Researchers from the University of Southampton and the Institut d’Optique in Bordeaux, France have devised a new approach for controlling light in a silicon chip that could make them programmable.
Silicon photonics are forming the backbone of next-generation on-chip technologies and optical telecommunication, which are aimed at a wide range of emerging applications including optical interconnects, microwave photonic circuits, and integrated optical sensors.
The function of a photonic chip is usually hard-wired, but having reconfigurable optical elements would allow light to be routed flexibly, opening up new applications in programmable photonic circuits.
Traditional spatial light modulators use liquid crystals or micromirrors to provide many independently controllable pixels, and this has revolutionised optics in recent years, with many applications in imaging and holography and adaptive optics.
In their new work, presented in the April issue of the journal Optica, the team makes use of multimode interference (MMI) devices which are usually fixed. However, the team shows that different modes travelling through the MMI can be dynamically controlled using a femtosecond laser. This acts to effectively shape the transmitted light, allowing some modes through and restricting others.
Using a silicon-on-insulator 1 x 2 multimode interference splitter with a projected pattern of perturbations induced by the femtosecond laser, the perturbation pattern achieves routing of light to a single output port with 97 per cent efficiency, essentially making the device programmable.
“We have demonstrated a very general approach to beam shaping on a chip that provides a wide range of useful functionalities to integrated circuits. The integrated spatial light modulator turns conventional silicon photonics components into versatile reconfigurable element,” said lead author Roman Bruck, a postdoctoral researcher at the University of Southampton.
Practical applications of this technology will include all-optical reconfigurable routers, ultrafast optical modulators and switches for optical networks and microwave photonic circuits as well as wafer-scale optical testing of photonic chips. More work is needed to develop these ideas into practical applications.
Principal investigator Professor Otto Muskens, from Physics and Astronomy at the University of Southampton, said: “There are many new directions to explore, from gaining a deeper understanding to application of the new concepts into real-world devices. This is a potentially disruptive new approach toward field-programmable chips which can enhance and complement existing strategies, or even partially replace current technology.”
The study ‘All-optical spatial light modulator for reconfigurable silicon photonic circuits’ R. Bruck, K. Vynck, P. Lalanne, B. Mills, D. J. Thomson, G. Z. Mashanovich, G. T. Reed, and O. L. Muskens, Optica 3(4), 396-402 (2016) can be viewed at https://www.osapublishing.org/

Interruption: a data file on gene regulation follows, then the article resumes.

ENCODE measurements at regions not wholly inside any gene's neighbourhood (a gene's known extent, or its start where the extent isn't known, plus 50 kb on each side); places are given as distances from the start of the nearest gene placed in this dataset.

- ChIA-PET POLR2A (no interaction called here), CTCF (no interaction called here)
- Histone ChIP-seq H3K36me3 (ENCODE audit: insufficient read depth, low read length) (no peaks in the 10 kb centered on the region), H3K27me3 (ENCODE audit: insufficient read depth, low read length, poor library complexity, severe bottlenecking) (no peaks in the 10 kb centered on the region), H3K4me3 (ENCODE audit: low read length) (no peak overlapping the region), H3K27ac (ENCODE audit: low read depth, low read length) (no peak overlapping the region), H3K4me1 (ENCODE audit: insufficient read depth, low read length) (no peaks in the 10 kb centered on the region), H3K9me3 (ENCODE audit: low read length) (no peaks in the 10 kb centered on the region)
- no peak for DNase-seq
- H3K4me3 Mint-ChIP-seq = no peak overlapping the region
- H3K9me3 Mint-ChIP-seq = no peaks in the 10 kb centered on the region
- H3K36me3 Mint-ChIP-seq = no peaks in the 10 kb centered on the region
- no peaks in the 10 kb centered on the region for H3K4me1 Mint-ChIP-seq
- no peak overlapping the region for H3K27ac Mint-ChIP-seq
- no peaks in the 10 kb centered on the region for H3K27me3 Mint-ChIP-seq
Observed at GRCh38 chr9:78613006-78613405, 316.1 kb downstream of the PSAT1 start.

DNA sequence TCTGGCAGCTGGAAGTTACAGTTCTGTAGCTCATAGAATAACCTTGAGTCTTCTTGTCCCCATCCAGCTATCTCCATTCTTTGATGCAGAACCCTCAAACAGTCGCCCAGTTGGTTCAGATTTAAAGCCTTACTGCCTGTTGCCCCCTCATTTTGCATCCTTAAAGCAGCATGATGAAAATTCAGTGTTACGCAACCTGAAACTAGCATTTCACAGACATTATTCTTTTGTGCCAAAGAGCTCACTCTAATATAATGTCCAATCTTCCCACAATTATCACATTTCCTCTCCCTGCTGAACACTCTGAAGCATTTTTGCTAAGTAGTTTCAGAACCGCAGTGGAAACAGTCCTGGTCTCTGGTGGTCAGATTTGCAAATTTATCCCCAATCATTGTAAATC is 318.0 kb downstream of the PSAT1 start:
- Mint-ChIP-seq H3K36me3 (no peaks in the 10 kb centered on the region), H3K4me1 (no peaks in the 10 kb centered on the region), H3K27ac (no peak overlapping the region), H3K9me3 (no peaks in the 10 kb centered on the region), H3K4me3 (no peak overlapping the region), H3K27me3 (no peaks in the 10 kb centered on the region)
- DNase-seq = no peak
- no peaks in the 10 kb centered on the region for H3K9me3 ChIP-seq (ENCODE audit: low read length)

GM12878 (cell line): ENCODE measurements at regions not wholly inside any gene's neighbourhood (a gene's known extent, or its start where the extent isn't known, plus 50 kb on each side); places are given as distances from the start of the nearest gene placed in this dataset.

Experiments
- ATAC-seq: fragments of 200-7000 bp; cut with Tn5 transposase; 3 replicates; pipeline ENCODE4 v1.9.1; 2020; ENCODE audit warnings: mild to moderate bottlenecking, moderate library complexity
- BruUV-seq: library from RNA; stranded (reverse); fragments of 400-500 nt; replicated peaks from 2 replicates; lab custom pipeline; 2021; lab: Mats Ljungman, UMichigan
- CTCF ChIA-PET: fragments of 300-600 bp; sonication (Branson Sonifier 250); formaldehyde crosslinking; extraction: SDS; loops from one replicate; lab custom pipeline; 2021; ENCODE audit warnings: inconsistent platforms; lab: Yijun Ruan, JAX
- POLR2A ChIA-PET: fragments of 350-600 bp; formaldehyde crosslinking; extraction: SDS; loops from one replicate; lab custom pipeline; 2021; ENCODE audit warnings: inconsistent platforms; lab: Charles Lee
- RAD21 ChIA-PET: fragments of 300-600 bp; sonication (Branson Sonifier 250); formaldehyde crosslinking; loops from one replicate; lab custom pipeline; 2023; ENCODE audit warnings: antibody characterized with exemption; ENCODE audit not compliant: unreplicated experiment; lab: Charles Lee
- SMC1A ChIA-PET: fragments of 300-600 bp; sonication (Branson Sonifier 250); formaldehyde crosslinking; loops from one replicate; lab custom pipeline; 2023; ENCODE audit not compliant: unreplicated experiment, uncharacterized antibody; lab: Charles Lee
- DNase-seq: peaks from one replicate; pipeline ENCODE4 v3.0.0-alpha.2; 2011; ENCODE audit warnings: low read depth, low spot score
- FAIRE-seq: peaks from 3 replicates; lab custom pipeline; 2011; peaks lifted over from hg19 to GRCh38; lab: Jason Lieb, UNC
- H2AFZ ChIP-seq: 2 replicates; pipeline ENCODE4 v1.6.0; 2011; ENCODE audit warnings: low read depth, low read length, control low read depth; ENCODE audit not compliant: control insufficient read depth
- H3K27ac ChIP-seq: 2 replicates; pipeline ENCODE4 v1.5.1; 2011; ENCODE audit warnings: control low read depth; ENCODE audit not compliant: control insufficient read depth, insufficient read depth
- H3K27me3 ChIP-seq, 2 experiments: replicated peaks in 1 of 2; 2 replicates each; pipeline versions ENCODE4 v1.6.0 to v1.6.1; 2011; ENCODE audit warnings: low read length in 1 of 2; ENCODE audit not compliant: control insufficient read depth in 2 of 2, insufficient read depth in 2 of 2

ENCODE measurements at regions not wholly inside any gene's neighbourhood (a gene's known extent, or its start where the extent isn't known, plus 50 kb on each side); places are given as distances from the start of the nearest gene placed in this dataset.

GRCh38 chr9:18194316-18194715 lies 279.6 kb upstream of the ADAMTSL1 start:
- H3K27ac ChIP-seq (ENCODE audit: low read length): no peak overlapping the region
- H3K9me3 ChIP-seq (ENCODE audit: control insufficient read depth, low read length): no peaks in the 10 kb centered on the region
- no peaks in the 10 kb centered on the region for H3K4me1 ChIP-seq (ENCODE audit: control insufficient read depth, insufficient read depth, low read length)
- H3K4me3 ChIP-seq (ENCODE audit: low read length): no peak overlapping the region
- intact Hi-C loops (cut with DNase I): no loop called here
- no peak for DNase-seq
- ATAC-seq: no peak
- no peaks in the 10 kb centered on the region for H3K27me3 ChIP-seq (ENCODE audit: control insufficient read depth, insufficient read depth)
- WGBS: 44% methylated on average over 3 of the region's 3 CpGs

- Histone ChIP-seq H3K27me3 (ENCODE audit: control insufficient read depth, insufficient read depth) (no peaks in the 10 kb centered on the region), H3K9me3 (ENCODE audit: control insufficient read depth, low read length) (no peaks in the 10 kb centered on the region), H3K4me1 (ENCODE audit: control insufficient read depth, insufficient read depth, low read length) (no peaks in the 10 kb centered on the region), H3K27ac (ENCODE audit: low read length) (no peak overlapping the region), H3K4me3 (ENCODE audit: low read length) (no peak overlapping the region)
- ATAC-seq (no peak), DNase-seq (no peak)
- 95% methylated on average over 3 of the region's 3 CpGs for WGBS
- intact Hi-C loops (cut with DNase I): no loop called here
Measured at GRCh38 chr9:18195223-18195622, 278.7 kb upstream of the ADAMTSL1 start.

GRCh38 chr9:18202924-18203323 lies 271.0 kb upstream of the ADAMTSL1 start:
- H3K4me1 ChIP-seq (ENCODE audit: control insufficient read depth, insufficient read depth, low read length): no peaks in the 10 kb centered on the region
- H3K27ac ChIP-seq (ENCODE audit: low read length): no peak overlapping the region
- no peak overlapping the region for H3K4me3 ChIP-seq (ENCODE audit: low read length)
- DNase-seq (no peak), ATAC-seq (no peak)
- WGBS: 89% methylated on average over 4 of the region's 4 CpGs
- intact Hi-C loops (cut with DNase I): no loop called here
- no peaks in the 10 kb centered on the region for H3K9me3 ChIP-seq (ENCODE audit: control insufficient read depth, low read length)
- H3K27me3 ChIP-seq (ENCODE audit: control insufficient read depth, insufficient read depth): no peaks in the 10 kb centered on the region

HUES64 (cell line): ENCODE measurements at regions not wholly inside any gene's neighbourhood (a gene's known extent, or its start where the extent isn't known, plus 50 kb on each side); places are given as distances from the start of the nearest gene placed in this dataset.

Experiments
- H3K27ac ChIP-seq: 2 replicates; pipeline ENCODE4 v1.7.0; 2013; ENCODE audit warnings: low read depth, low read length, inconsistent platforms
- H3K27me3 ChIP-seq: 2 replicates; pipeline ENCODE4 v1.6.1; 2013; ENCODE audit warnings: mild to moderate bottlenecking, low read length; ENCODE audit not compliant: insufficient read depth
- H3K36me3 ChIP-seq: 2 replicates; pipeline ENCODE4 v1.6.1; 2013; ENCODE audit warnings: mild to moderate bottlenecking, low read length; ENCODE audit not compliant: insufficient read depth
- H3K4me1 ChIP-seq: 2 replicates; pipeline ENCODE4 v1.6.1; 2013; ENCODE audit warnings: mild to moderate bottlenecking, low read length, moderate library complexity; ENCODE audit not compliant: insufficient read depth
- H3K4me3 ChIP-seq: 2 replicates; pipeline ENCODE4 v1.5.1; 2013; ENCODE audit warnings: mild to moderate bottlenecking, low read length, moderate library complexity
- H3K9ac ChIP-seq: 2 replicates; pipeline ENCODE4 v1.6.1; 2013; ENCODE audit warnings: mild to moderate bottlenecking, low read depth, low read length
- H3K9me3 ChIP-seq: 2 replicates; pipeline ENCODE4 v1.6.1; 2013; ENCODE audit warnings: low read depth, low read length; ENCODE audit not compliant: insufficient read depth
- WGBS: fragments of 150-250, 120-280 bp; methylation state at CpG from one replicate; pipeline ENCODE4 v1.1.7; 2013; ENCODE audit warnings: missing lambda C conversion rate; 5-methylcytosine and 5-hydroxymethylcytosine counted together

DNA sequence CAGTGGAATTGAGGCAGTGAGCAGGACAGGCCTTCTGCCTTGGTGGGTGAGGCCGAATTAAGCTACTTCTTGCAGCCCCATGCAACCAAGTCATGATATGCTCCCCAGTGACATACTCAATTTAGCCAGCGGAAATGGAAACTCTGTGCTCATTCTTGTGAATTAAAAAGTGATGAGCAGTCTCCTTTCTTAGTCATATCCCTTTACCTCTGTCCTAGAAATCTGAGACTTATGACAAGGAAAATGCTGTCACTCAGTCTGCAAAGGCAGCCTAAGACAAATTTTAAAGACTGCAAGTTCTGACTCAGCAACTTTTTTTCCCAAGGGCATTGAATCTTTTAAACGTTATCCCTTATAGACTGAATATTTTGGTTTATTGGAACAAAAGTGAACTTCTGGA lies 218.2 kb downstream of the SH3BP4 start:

Engineers from the University of Southampton are collaborating with the British Museum to examine buried Roman coins using the latest X-ray imaging technology.
The powerful scanning equipment at Southampton’s µ-VIS Centre for Computed Tomography is being used to examine Roman coins buried in three archaeological artefacts from three UK hoards.
The centre’s equipment can scan inside objects – rotating 360 degrees whilst taking thousands of 2D images, which are then used to build detailed 3D images. In the case of the coins, the exceptionally high energy/high resolution combination of the Southampton facilities allows them to be examined in intricate detail without the need for physical excavation or cleaning. For those recently scanned at Southampton, it has been possible to use 3D computer visualisation capabilities to read inscriptions and identify depictions of emperors on the faces of the coins – for example on some, the heads of Claudius II and Tetricus I have been revealed.
“Excavating and cleaning just a single coin can take hours or even days, but this technology gives us the opportunity to examine and identify them quickly and without the need for conservation treatment at this stage. It also has potential for examining many other archaeological objects,” said University of Southampton archaeologist, Dr Graeme Earl. “The University’s Archaeological Computing Research Group can then take this one step further – producing accurate, high resolution CGI visualisations based on scan data. This gives archaeologists and conservators around the world the opportunity to virtually examine, excavate and ‘clean’ objects.”
The scanning technique is already yielding some fascinating results and the possibility of identifying a hoard of coins in a pot, without removing them, is very exciting, says Dr Roger Bland, Head of Portable Antiquities and Treasure at the British Museum.
The three objects examined at Southampton are:
- A cremation urn containing nine coins, dating from AD282, found in the Cotswolds. This item in particular would take months to excavate – with archaeologists needing to carefully examine bone fragments and remains to extract more information about its past.
- An estimated 30,000 Roman coins discovered in Bath, dating to around AD270 and concreted together in a large block weighing over 100 kilograms (radiograph image only).